Adults with autism but an IQ above 70 might not have access to new state services.
Bama Hager is caring for a 22-year-old with autism in Alabama. She said she hopes the Alabama Department of Mental Health's (ADMH) new Community Waiver will provide some community activities for her son.
"There just isn't a whole lot available to this adult with autism population in Alabama," Hager said.
Hager considers herself an "Alabama autism advocate." She used to work for the Autism Society of Alabama, which is now known as Autism Support of Alabama.
Children with special needs may receive Individualized Education Plans (IEPs) and become qualified for services through their local school district and the Alabama Department of Education.
For adults, Alabama provides Medicaid waiver services to individuals with "intellectual disabilities."
The new Community Waiver Program is now available in select counties and offers services to individuals with intellectual disabilities based on age and living situation.
Someone has an intellectual disability when their IQ is below 70.
Hager said that there are many adults who have a diagnosis of autism who are not intellectually disabled. This means that they would not be eligible for assistance from the state after they turn 21 unless they have a co-occurring condition, such as schizophrenia.
"Autism is different," said state autism coordinator for the Alabama Department of Mental Health (ADMH) Anna McConnell. "It's not an intellectual disability."
According to Autism Speaks, 31% of children with autism have an intellectual disability; 25% are within IQ ranges of 71 to 85, and 44% have IQs above 85, which is considered average or above average.
Hager also said there are "extensive waitlists" for any Medicaid Waiver Services in the state, presenting an obstacle to even the individuals who do meet the IQ criteria.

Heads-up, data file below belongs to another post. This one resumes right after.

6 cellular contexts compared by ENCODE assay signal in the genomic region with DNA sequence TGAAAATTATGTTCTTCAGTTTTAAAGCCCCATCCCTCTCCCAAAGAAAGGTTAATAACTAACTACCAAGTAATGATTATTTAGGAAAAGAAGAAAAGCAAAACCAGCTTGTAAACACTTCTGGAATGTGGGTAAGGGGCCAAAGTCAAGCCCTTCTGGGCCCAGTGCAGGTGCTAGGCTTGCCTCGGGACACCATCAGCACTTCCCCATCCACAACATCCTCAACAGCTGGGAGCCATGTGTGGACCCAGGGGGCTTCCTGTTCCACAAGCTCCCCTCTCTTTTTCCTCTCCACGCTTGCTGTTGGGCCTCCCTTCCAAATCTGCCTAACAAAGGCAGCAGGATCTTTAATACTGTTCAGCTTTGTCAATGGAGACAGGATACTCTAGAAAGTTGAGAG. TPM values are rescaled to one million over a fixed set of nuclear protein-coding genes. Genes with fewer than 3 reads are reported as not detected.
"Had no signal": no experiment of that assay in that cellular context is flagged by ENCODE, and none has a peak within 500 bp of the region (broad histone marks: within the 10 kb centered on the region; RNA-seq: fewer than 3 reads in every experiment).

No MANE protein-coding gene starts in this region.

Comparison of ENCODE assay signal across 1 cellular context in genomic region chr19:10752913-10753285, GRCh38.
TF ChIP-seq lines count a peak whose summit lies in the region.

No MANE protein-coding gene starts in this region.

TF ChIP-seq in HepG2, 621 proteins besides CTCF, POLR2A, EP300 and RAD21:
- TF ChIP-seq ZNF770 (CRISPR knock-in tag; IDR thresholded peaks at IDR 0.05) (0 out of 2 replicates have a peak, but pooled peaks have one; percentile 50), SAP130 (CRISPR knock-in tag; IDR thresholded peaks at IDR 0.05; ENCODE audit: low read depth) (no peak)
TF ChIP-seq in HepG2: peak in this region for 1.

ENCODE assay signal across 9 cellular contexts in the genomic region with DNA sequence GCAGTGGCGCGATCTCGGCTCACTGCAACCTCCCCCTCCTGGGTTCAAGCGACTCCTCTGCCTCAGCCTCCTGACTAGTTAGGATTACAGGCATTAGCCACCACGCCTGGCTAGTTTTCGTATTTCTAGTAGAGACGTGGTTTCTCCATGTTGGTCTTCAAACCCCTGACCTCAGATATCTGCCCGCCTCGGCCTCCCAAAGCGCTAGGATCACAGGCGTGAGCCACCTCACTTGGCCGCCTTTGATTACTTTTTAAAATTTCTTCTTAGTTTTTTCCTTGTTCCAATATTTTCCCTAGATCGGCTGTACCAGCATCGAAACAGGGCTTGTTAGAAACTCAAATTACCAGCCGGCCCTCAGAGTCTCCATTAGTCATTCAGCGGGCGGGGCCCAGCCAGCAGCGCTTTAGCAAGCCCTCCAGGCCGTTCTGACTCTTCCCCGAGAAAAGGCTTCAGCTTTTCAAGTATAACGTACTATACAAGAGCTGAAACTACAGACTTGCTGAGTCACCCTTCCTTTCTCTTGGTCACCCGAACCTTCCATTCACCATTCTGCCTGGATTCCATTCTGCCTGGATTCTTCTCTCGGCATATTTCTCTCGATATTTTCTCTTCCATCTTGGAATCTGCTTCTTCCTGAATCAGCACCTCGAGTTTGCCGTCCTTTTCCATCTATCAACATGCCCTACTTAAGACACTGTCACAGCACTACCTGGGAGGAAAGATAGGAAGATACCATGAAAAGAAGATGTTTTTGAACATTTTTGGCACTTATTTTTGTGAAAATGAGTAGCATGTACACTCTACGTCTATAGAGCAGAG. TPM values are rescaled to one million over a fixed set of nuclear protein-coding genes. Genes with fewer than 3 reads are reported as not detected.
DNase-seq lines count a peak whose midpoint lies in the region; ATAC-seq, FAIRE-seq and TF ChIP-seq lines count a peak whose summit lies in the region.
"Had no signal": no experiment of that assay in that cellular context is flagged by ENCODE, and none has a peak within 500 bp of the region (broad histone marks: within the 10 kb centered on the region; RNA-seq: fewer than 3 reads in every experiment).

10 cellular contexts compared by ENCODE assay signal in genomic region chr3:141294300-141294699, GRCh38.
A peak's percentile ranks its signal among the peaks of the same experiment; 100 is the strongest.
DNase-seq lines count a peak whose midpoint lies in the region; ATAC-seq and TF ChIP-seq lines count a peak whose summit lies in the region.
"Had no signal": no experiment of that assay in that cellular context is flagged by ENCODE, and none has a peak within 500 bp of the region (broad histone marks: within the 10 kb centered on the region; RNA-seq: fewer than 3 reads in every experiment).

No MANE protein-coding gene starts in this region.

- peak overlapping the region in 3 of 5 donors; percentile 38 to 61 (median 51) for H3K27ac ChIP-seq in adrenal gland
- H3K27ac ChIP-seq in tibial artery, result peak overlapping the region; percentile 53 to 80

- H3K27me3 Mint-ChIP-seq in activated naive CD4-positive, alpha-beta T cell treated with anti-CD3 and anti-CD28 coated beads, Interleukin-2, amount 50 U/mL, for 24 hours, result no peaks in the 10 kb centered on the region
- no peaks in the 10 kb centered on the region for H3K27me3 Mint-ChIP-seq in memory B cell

Vocational Rehabilitation, a division of the Alabama Department of Rehabilitation Services (ADRS), assists adults in finding employment and can, therefore, serve adults with autism who have an IQ above 70, but this is not a state service specific to autism.
"There are also very few small or private nonprofits who serve adults with autism," Hager said. "There are a few smaller nonprofits doing some great things, but there are not enough service providers working with this population to meet the needs."
Located in Jefferson County, Glenwood is a private, nonprofit organization that provides treatment, education and care to children and adults with disabilities.
Glenwood has both residential and day programs for adults with autism, but most of those receiving Glenwood's services qualify through a state waiver.
Triumph opened in August 2007 in Birmingham to provide support to 16 adults with developmental disabilities after the closure of a local clinic. It has since treated hundreds of individuals in the Birmingham area and added an additional office in Montgomery. Triumph teaches individuals with disabilities to manage their own homes, thrive in the workplace and engage socially.
Huntsville Autistic Adults provides resources to individuals in North Alabama with autism, such as educational and community-building opportunities.
According to the National Library of Medicine, the prevalence of autism in both the U.K. and the U.S. was less than three per 10,000 children in the 1970s. In the 1990s, it was still less than 30 per 10,000.
Per the CDC, by 2000, the prevalence of autism was one in 150. By 2018, this became one in 44.
McConnell said she didn't want to speak to the cause of the drastic increase, as it is highly disputed.
Regardless of the cause, the sudden increase in the prevalence of autism means that an unprecedented population of individuals with autism is about to reach adulthood.
Some 707,000 to 1.1 million teens will age out of school-based autism services over the next decade, according to Autism Speaks.
"They're adults now," McConnell said.
McConnell encourages anyone with questions to contact the ADH Office of Autism Services. You can reach them by phone at 1-800-499-1816 or visit their website here.
Don't miss out! Subscribe to our newsletter and get our top stories every weekday morning.